Bravo. I'm going to use that.
"So wait, 3oz of fluid in a 3oz container is okay.. but 3oz in a 5oz container is not? Is it more dangerous for some reason?"
>"So wait, 3oz of fluid in a 3oz container is okay.. but 3oz in a 5oz container is not? Is it more dangerous for some reason?"
As much as I dislike the current set of rules, I feel that if you going to have rules, then you need to make rules which are enforceable. "Containers 3 oz or less" is an enforceable rule. Is it dumb? Yes, because a 3.1 oz container is no more dangerous (certainly not more than around 3% more dangerous) than a 3.0 oz container. "Containers with less than 3 oz of liquid" is not not an enforceable rule. How can the TSA person quickly assess the volume of liquid in the container? He or she can't, which is the problem. You could, of course, give the TSA agent the discretionary authority to allow larger containers with "about 3 oz of liquid," but that's just begging for an equal-protection lawsuit.
 Actually, it's not, because, as far as I can tell, the TSA determines the volume of a container by the declared volume on the label. If you really want to bring 5 oz of shampoo, you could probably just make a funny-shaped bottle with a label that says "Shampoo, 2.9 fl oz". Though it would be pretty easy to measure the volume of the entire container via water displacement ("Mr. President, we cannot allow... a thick-walled-container gap!")
I one brought through security the remains of a soft-drink with ice cubes, that I'd transferred into a bottle. They made me drain the liquid that had melted, but the ice-cubes themselves weren't a problem.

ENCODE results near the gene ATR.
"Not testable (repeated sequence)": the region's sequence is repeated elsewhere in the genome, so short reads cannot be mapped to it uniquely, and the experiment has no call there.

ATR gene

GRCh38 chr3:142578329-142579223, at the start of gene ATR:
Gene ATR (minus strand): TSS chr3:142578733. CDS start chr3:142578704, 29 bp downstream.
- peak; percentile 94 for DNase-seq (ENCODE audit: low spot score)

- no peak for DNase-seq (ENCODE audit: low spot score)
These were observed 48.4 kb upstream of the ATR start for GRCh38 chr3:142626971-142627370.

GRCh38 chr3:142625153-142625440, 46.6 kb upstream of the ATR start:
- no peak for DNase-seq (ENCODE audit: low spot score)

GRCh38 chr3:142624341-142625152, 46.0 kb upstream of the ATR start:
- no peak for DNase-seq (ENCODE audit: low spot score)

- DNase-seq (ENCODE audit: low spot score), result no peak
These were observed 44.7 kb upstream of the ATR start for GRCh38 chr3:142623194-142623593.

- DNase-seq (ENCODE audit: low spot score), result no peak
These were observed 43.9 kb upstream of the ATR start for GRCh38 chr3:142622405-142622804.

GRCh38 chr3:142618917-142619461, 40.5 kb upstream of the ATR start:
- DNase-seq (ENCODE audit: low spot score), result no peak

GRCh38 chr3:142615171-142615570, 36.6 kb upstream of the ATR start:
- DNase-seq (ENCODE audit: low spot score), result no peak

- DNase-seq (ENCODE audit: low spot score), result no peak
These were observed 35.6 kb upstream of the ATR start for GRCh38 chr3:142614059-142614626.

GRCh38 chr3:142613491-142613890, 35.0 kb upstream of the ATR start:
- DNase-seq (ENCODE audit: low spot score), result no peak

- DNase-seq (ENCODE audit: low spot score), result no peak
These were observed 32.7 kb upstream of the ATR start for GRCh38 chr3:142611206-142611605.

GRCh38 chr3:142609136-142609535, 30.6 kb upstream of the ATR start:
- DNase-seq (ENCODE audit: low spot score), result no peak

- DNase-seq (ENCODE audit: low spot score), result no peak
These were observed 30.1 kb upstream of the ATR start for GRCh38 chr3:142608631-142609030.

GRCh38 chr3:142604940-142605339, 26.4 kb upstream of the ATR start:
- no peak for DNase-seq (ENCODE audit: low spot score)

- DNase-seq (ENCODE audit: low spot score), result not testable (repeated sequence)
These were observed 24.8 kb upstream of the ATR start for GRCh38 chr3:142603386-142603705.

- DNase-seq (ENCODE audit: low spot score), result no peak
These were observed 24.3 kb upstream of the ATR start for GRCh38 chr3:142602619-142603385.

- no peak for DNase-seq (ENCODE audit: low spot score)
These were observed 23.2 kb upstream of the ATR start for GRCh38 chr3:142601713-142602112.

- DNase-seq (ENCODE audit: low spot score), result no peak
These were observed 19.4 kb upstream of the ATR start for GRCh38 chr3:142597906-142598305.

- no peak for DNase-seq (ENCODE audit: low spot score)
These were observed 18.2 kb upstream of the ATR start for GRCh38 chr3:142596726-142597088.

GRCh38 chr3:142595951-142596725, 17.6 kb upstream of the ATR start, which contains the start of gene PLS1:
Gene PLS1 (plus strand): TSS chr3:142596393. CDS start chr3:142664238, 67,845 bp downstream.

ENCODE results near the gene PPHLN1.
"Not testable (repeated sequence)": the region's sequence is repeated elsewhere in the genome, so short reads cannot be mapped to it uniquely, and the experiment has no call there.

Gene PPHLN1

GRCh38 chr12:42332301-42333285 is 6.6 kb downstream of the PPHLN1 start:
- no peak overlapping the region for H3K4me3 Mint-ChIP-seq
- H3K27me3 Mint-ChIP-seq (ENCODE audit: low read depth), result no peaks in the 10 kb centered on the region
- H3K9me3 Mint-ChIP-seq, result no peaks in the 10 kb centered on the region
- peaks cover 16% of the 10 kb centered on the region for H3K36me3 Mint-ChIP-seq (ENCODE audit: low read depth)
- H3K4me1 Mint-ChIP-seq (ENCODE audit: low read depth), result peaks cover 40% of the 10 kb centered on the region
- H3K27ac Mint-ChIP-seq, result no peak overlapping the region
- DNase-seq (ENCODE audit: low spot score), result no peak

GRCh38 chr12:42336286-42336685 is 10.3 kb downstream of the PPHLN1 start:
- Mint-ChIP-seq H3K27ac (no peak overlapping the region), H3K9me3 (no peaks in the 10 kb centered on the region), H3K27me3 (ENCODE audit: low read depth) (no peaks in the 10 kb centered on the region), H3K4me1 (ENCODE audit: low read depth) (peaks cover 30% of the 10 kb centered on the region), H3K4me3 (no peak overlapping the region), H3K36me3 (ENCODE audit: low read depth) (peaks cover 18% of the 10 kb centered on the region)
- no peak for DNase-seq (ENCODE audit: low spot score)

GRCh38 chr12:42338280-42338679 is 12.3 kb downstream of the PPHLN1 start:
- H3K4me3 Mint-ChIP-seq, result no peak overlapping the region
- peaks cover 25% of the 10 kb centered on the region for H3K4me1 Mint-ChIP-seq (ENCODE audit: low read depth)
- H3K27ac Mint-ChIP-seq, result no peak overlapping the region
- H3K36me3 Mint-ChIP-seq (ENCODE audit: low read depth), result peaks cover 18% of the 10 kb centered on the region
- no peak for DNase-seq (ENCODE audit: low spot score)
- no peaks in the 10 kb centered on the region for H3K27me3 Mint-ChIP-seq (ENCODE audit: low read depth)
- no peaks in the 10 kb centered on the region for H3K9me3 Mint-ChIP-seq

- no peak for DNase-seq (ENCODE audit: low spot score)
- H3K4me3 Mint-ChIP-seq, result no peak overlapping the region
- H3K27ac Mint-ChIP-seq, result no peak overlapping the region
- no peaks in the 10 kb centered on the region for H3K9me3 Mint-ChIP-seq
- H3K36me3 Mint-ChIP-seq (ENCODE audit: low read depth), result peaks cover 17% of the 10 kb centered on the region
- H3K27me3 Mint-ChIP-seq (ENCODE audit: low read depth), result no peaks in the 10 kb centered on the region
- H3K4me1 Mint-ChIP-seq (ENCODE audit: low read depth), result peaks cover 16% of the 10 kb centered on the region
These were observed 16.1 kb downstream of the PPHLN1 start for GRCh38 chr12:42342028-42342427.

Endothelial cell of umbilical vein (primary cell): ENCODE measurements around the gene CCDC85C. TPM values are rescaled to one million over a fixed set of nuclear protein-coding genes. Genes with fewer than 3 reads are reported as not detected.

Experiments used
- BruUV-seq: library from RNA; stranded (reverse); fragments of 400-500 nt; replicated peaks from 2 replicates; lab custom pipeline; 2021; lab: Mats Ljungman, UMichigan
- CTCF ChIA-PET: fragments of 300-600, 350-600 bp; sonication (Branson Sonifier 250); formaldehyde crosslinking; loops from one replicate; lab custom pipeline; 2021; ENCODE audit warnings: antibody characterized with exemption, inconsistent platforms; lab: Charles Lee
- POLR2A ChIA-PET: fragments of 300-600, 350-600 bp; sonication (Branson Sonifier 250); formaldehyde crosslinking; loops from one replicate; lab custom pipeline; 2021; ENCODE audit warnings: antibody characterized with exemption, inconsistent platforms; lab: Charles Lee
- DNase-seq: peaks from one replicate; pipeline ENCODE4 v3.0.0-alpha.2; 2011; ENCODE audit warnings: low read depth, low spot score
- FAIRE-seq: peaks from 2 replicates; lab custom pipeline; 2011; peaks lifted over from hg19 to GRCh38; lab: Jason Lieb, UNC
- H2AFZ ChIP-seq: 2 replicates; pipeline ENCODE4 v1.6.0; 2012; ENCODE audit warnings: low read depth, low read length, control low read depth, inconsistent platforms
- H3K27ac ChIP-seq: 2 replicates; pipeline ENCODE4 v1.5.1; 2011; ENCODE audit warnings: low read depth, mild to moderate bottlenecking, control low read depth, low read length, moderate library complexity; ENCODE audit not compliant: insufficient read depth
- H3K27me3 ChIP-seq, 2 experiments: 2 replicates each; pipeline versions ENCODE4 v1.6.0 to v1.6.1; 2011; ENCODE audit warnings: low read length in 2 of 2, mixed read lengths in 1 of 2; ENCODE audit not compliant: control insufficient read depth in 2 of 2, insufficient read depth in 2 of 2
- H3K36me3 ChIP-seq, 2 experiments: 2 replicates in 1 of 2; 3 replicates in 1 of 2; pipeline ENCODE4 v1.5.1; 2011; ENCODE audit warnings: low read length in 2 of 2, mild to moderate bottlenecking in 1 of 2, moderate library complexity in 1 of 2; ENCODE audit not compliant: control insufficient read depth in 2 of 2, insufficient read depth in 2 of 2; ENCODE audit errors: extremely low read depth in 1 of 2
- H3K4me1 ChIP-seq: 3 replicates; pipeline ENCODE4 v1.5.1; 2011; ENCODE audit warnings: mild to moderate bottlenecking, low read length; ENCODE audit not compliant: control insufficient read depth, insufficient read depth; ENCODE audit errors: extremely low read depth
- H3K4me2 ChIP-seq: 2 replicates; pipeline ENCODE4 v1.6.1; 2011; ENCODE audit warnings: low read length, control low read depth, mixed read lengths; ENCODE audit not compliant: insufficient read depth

If I'm by myself or somehow end up with body scanner as the only option, I always opt-out. I guess part of the theater is designed to embarrass me, but I wonder why I should be more embarrassed than the dude squatting down below me to give me the feel in front of everybody (and no, I don't want a private screening, get down there and feel me up right here in the open). Like someone else suggested, I think they're as embarrassed as I am (or am supposed to be).
Even in hospitals, which have much stricter standards of safety and training have had accidents where patients have been administered overdoses of radiation (some to lethal effect).
Just give the TSA another 10 or 20 years.. I would not be at all surprised to hear of major lawsuits from travelers who've been seriously injured by these machines, due to TSA incompetence in purchasing junky machines, maintaining/calibrating them poorly, or not training their employees to use them properly.
 - http://www.nytimes.com/2010/12/29/health/29radiation.html?_r...
The US Court of Appeals disagrees.